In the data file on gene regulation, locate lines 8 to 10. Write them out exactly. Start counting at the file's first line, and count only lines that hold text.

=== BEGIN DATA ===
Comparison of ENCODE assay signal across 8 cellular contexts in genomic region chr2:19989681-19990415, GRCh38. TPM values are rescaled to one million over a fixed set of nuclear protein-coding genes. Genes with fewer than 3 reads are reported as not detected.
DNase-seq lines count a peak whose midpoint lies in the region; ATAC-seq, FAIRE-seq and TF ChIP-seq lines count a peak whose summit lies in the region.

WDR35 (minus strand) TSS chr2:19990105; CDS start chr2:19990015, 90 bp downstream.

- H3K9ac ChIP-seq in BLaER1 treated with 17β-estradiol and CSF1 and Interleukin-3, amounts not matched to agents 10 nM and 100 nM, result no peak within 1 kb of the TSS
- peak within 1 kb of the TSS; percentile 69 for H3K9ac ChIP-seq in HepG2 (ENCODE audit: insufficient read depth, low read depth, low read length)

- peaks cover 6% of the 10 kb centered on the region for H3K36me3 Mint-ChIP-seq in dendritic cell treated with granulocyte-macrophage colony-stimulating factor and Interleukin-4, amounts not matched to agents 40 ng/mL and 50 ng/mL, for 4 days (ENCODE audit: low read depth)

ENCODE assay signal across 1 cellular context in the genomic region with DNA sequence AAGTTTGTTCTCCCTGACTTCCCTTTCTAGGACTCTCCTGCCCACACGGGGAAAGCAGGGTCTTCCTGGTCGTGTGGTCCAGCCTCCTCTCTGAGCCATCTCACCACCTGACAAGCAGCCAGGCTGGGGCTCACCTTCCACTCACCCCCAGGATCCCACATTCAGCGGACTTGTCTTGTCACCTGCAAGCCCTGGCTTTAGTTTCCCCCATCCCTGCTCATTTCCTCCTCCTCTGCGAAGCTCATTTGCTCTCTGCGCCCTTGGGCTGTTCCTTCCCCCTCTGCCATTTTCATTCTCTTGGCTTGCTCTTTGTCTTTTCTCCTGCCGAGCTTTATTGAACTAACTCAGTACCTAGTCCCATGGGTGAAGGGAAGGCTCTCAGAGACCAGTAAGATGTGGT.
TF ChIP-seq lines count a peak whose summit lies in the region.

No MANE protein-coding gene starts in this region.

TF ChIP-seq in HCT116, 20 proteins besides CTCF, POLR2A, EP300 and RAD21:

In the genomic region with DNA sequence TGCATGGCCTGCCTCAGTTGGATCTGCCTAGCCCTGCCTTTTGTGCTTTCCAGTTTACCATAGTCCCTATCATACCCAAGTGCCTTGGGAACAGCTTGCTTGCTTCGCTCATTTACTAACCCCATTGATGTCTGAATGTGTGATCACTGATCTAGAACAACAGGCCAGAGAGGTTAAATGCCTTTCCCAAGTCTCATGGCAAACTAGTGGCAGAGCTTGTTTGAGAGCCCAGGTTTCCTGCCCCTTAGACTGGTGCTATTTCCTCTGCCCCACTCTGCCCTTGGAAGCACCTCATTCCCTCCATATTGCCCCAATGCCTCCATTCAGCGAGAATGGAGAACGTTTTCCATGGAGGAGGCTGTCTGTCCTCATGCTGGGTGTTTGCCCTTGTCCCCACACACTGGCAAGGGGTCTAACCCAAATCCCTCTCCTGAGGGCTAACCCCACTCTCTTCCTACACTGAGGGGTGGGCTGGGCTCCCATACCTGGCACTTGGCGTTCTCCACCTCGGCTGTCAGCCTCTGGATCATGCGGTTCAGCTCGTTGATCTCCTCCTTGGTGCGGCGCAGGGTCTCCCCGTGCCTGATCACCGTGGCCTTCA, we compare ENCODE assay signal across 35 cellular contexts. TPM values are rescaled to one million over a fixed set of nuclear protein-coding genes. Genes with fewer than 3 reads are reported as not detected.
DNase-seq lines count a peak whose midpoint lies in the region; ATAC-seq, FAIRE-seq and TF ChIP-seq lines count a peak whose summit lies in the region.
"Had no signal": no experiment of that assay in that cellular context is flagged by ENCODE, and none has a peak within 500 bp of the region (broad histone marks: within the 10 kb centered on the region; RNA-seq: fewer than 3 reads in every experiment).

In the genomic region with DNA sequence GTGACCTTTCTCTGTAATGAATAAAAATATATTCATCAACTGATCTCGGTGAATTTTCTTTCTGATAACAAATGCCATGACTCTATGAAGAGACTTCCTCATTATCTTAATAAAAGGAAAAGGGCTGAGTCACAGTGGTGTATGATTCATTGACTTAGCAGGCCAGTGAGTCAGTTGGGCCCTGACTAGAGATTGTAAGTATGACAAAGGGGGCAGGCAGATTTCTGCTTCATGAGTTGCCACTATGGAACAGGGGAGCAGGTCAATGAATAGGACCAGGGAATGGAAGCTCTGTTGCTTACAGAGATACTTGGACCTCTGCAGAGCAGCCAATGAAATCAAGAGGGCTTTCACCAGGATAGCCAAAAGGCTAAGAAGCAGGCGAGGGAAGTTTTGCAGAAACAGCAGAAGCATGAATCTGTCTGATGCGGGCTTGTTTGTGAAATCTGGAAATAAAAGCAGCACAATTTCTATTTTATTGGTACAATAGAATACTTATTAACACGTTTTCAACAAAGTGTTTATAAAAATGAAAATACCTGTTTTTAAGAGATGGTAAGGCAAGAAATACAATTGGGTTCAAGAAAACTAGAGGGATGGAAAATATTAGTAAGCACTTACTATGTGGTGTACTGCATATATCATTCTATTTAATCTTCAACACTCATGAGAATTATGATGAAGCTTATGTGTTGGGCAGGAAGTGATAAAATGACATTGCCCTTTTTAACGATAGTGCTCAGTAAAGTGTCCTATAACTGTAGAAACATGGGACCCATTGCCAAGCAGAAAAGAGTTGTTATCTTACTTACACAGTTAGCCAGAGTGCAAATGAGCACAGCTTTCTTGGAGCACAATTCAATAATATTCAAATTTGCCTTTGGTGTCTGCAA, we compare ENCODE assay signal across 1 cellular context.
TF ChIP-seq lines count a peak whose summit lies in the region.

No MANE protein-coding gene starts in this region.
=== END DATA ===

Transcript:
TF ChIP-seq lines count a peak whose summit lies in the region.

No MANE protein-coding gene starts in this region.

TF ChIP-seq in HCT116, 20 proteins besides CTCF, POLR2A, EP300 and RAD21: